The seminal vesicle is a very rare and un­usual site for involvement by an EC. Isolated or solitary EC of the seminal vesicle unasso­ciated with EC elsewhere in the body is an extremely rare condition. [3] Hematogenous or lymphatic spread of the parasite has been pro­posed in such cases. It may lie undetected for prolonged periods or may present with non­specific symptoms such as dysuria, hemo­spermia or urinary retention, especially when substantially large in size. [4],[5]

In the initial stages, the EC is usually uni­locular. As the cyst matures, it transforms it­self into a larger multivesicular and occasio­nally multilocular cyst containing numerous daughter cysts. The walls of the cyst are usually thin, smooth and well defined with thin fluid within the cyst. [4] The parasite dies once the nourishing fluid inside the cyst is exhaus­ted followed by wall or complete calcification of the cyst. [1]

The most dreaded complication of echino­coccosis is rupture of the cyst with extrusion of the cyst material, which is highly antigenic and hence may provoke an intense allergic re­action in addition to causing the spread of the disease. Sometimes, secondary bacterial infec­tion of the EC may complicate the clinical and imaging picture.

The role of imaging is to detect and diagnose the lesion so that it can be surgically excised in time to prevent further complications or can be followed-up conservatively in some cases (cal­cified cyst). On ultrasound, the cysts are an­echoic with internal debris and daughter cysts (cyst within cyst appearance) with intense pos­terior acoustic enhancement. Sometimes, a multiseptate cystic mass with spoke-wheel arrangement may be seen. Doppler imaging reveals the cyst to be avascular. CT scan reveals a well-defined mass with fluid ate­nuating internal contents with multiple daugh­ter cysts. Calcification may be seen in the wall of the cyst. Sometimes, the calcification may be dense enough to be visualized even on the plain radiograph. MRI reveals a mass lesion that is isointense to fluid on all sequences and will reveal the internal septations and daughter cysts more conspicuously. [7]

When EC occurs in the seminal vesicle, it gets enlarged and deformed. When the cyst grows to enormous proportion, it may occupy the entire pelvis and may exert a mass effect on the urinary bladder, significant enough to cause dysuria in initial stages and retention of urine later, as seen in our case. In such cases, it might be difficult to find the origin of the cys­tic mass and then it is aptly termed as a retro­vesical cyst. Surgical excision of the intact EC along with prophylactic therapy is the treat­ment of choice. [3],[6]

In summary, EC may occur anywhere in the body and the diagnosis at unusual sites re­quires high degree of suspicion in endemic regions. Isolated giant EC of the seminal vesicle is a very rare entity reported in the medical literature, which may present as reten­tion of urine. The role of imaging is to suggest a diagnosis preoperatively so that it can be adequately excised without contamination of the adjacent tissues and to detect the location,number and other possible sites of involve­ment. Imaging is indicative but only histopa­thology after surgical removal is confirmatory.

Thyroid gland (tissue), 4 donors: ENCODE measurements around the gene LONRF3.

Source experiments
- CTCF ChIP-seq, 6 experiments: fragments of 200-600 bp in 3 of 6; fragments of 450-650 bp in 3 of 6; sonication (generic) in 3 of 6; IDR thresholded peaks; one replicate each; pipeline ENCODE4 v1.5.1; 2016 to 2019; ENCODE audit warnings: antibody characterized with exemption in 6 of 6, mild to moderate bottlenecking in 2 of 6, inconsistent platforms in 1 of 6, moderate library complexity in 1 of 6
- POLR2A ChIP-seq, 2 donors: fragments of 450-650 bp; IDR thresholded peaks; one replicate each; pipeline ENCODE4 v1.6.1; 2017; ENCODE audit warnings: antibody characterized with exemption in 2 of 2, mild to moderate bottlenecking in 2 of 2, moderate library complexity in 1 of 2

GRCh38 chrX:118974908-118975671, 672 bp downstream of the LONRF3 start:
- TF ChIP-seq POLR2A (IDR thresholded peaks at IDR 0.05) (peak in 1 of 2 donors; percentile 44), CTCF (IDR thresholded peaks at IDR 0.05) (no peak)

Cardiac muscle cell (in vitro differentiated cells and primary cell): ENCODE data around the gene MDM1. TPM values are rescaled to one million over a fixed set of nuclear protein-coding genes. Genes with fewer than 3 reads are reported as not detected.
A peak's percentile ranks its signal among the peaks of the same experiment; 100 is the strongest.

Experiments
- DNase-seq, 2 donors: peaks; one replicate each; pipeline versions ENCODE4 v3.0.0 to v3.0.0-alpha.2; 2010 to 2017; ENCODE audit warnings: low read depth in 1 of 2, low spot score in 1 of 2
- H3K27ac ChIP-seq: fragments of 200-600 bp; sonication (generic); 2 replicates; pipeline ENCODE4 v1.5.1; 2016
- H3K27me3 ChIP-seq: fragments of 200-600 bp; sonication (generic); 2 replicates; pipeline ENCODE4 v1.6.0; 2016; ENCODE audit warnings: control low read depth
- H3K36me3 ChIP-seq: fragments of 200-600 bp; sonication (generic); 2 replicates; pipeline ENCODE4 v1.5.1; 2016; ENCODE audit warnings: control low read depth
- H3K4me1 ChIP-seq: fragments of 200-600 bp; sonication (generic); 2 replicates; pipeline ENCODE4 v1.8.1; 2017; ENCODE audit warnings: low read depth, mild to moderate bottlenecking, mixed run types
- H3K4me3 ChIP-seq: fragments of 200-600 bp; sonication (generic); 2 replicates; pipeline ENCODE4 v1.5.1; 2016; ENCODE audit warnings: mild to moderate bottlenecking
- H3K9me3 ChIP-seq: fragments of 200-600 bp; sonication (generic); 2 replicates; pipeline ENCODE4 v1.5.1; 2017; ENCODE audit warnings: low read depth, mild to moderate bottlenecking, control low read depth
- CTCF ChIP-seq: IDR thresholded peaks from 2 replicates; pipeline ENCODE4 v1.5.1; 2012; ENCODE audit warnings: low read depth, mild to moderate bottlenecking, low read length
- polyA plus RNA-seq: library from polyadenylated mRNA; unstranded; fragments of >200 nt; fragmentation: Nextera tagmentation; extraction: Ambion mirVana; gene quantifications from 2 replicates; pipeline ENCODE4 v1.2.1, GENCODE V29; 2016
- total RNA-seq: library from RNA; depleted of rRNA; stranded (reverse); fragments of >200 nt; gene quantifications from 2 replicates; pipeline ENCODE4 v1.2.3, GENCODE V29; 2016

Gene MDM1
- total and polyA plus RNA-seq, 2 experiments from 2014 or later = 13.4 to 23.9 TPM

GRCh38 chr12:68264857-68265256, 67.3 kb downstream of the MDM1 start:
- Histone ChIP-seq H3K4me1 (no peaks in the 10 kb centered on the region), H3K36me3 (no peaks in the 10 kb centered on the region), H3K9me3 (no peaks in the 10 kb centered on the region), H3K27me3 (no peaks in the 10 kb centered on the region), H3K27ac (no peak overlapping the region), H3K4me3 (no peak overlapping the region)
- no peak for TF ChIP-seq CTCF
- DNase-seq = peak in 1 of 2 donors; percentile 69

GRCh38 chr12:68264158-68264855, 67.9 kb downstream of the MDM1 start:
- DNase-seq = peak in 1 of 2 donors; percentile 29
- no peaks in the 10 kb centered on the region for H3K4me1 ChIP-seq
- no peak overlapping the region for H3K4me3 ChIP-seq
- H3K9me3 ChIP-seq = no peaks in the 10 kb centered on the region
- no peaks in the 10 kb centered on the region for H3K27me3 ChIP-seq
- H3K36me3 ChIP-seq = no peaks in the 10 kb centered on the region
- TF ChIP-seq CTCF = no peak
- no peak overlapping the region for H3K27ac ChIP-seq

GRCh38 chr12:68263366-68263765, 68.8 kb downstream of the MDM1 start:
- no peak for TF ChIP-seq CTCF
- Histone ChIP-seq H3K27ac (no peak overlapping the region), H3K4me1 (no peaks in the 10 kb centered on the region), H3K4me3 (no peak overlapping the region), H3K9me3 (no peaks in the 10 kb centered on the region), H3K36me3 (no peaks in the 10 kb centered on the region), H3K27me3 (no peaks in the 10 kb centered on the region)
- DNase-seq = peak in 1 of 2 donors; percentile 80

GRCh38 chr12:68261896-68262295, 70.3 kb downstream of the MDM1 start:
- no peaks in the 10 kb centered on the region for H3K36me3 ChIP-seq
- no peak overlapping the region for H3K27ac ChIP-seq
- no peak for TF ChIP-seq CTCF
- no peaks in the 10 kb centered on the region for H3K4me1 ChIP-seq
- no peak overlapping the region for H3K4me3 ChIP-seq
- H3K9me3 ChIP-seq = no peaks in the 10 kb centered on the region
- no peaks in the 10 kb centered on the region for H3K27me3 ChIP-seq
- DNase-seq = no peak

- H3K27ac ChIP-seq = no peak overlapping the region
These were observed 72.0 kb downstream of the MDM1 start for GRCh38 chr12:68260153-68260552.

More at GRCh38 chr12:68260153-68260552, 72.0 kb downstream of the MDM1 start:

References Top

1.Dahniya MH, Hanna RM, Ashebu S, et al. The imaging appearances of hydatid disease at some unusual sites Br J Radiol 2001;74:283-9.  Back to cited text no. 1    
2.Atan A, Ba~ar MM, Akalin Z. A case of hydatid disease with unusual localizations. Scand J Urol Nephrol 1998;32(5):362-4.  Back to cited text no. 2    
3.Safioleas M, Stamatakos M, Zervas A, Agapitos E. Hydatid disease of the seminal vesicle: a rare presentation of hydatid cyst. Int Urol Nephrol 2006;38(2):287-9.  Back to cited text no. 3    
4.Passomenos D, Dalamarinis C, Antonopoulos P, Sklavos H. Seminal vesicle hydatid cysts: CT features in two patients. AJR Am J Roentgenol 2004;182(4):1089-90.  Back to cited text no. 4    
5.Papathanasiou A, Voulgaris S, Salpiggidis G, et al. Hydatid cyst of the seminal vesicle. Int J Urol 2006;13(3):308-10.  Back to cited text no. 5    
6.Emir L, Karabulut A, Balci U, Germiyanoglu C, Erol D. An unusual case of urinary reten­tion: a primary retrovesical echinococcal cyst. Urology 2000;56(5):856-8.  Back to cited text no. 6    
7.Saglam M, Tasar M, Bulakbasi N, Tayfun C, Somuncu I. TRUS, CT and MRI findings of hydatid disease of seminal vesicles. Eur Radiol 1998;8(6):933-5.  Back to cited text no. 7    

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Correspondence Address:
Rajul Rastogi
C-002, Upkari Apartments, Plot no 9, Sector 12, Dwarka, Delhi-110078
India
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    Figures

  [Figure 1], [Figure 2]